To say that these objects are sacred to the Gods, like various herbs and stones and animals, is possible to sensible men, but to say that they are Gods is the notion of madmen - except, perhaps, in the sense in which both the orb of the sun and the ray which comes from the orb are colloquially called 'the sun'.
The mixed kind of myth may be seen
in many instances: for example they say that in a banquet of the Gods Discord
threw down a golden apple; the Goddesses contended for it, and were sent
by Zeus to Paris to be judged. Paris saw Aphrodite to be beautiful and
gave her the apple. Here the banquet signifies the hypercosmic powers of
the Gods; that is why they are all together. The golden apple is the world,
which being formed out of opposites, is naturally said to be 'thrown by
Discord'. The different Gods bestow different gifts upon the world, and
are thus said to 'contend for the apple'. And the soul which lives according
to sense - for that is what Paris is - not seeing the other powers in the
world but only beauty, declares that the apple belongs to Aphrodite.
Theological myths suit philosophers,
physical and psychic suit poets, mixed suit religious initiations, since
every initiation aims at uniting us with the world and the Gods.
To take another myth, they say that the Mother of the Gods seeing Attis lying by the river Gallus fell in love with him, took him, crowned him with her cap of stars, and thereafter kept him with her. He fell in love with a nymph and left the Mother to live with her. For this the Mother of the Gods made Attis go mad and cut off his genital organs and leave them with the nymph, and then return and dwell with her.
Now the Mother of the Gods is the principle that generates life; that is why she is called Mother. Attis is the creator of all things which are born and die; that is why he is said to have been found by the river Gallus. For Gallus signifies the Galaxy, or Milky Way, the point at which body subject to passion begins. Now as the primary gods make perfect the secondary, the Mother loves Attis and gives him celestial powers. That is what the cap means. Attis loves a nymph: the nymphs preside over generation, since all that is generated is fluid. But since the process of generation must be stopped somewhere, and not allowed to generate something worse than the worst, the creator who makes these things casts away his generative powers into the creation and is joined to the Gods again. Now these things never happened, but always are. And mind sees all things at once, but reason (or speech) expresses some first and others after. Thus, as the myth is in accord with the cosmos, we for that reason keep a festival imitating the cosmos, for how could we attain higher order?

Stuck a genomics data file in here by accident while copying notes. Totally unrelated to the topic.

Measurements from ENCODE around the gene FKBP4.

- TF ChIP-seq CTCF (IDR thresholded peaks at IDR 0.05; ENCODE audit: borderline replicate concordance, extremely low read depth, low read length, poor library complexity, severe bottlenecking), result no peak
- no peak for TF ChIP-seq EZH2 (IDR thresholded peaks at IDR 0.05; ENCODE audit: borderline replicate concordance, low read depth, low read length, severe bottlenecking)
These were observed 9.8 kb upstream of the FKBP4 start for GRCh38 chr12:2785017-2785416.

And at first we ourselves, having fallen from heaven and living with the nymph, are in despondency, and abstain from corn and all rich and unclean food, for both are hostile to the soul. Then comes the cutting of the tree and the fast, as though we also were cutting off the further process of generation. After that the feeding on milk, as though we were being born again; after which come rejoicings and garlands and, as it were, a return up to the Gods.
The season of the ritual is evidence to the truth of these explanations. The rites are performed about the Vernal equinox, when the fruits of the earth are ceasing to be produced, and day is becoming longer than night, which applies well to spirits rising higher. (At least, the other equinox is in mythology the time of the rape of Kore, which is the descent of the souls.)
May these explanations of the myths find favour in the eyes of the Gods themselves and the souls of those who wrote the myths.
On the First Cause
Next in order comes knowledge of the first cause and the subsequent orders of the Gods, then the nature of the world, the essence of intellect and of soul, then providence, fate, and fortune, then to see virtue and formed from them, and from what possible source evil came into the world.
Each of these subjects needs many long discussions; but there is perhaps no harm in stating them briefly, so that a disciple may not be completely ignorant about them.
It is proper to the first cause to be one - for unity precedes multitude - and to surpass all things in power and goodness. Consequently all things must partake of it. For owing to its power nothing else can hinder it, and owing to its goodness it will not hold itself apart.